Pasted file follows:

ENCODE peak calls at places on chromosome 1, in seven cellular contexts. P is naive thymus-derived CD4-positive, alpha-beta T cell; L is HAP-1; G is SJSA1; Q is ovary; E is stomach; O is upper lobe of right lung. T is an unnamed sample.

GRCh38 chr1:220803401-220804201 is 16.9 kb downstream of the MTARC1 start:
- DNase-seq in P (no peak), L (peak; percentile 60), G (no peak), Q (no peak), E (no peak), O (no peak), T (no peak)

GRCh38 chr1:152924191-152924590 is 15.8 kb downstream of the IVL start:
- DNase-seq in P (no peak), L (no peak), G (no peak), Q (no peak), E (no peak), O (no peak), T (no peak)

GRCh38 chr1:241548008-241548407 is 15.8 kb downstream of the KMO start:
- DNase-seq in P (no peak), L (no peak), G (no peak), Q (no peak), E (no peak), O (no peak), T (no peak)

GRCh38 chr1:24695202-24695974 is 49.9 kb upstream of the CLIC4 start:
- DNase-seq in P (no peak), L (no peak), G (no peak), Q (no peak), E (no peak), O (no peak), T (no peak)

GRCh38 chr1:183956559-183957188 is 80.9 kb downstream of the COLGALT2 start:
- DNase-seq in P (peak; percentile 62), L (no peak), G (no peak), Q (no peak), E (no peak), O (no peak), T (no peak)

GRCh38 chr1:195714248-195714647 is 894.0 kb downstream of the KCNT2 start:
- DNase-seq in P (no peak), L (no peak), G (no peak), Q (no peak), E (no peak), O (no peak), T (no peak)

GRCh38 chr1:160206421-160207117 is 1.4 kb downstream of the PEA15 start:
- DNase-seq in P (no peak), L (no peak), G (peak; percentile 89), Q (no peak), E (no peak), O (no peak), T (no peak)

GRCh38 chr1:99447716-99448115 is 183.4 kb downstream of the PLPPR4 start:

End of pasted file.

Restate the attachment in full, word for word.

ENCODE peak calls at places on chromosome 1, in seven cellular contexts. P is naive thymus-derived CD4-positive, alpha-beta T cell; L is HAP-1; G is SJSA1; Q is ovary; E is stomach; O is upper lobe of right lung. T is an unnamed sample.

GRCh38 chr1:220803401-220804201 is 16.9 kb downstream of the MTARC1 start:
- DNase-seq in P (no peak), L (peak; percentile 60), G (no peak), Q (no peak), E (no peak), O (no peak), T (no peak)

GRCh38 chr1:152924191-152924590 is 15.8 kb downstream of the IVL start:
- DNase-seq in P (no peak), L (no peak), G (no peak), Q (no peak), E (no peak), O (no peak), T (no peak)

GRCh38 chr1:241548008-241548407 is 15.8 kb downstream of the KMO start:
- DNase-seq in P (no peak), L (no peak), G (no peak), Q (no peak), E (no peak), O (no peak), T (no peak)

GRCh38 chr1:24695202-24695974 is 49.9 kb upstream of the CLIC4 start:
- DNase-seq in P (no peak), L (no peak), G (no peak), Q (no peak), E (no peak), O (no peak), T (no peak)

GRCh38 chr1:183956559-183957188 is 80.9 kb downstream of the COLGALT2 start:
- DNase-seq in P (peak; percentile 62), L (no peak), G (no peak), Q (no peak), E (no peak), O (no peak), T (no peak)

GRCh38 chr1:195714248-195714647 is 894.0 kb downstream of the KCNT2 start:
- DNase-seq in P (no peak), L (no peak), G (no peak), Q (no peak), E (no peak), O (no peak), T (no peak)

GRCh38 chr1:160206421-160207117 is 1.4 kb downstream of the PEA15 start:
- DNase-seq in P (no peak), L (no peak), G (peak; percentile 89), Q (no peak), E (no peak), O (no peak), T (no peak)

GRCh38 chr1:99447716-99448115 is 183.4 kb downstream of the PLPPR4 start: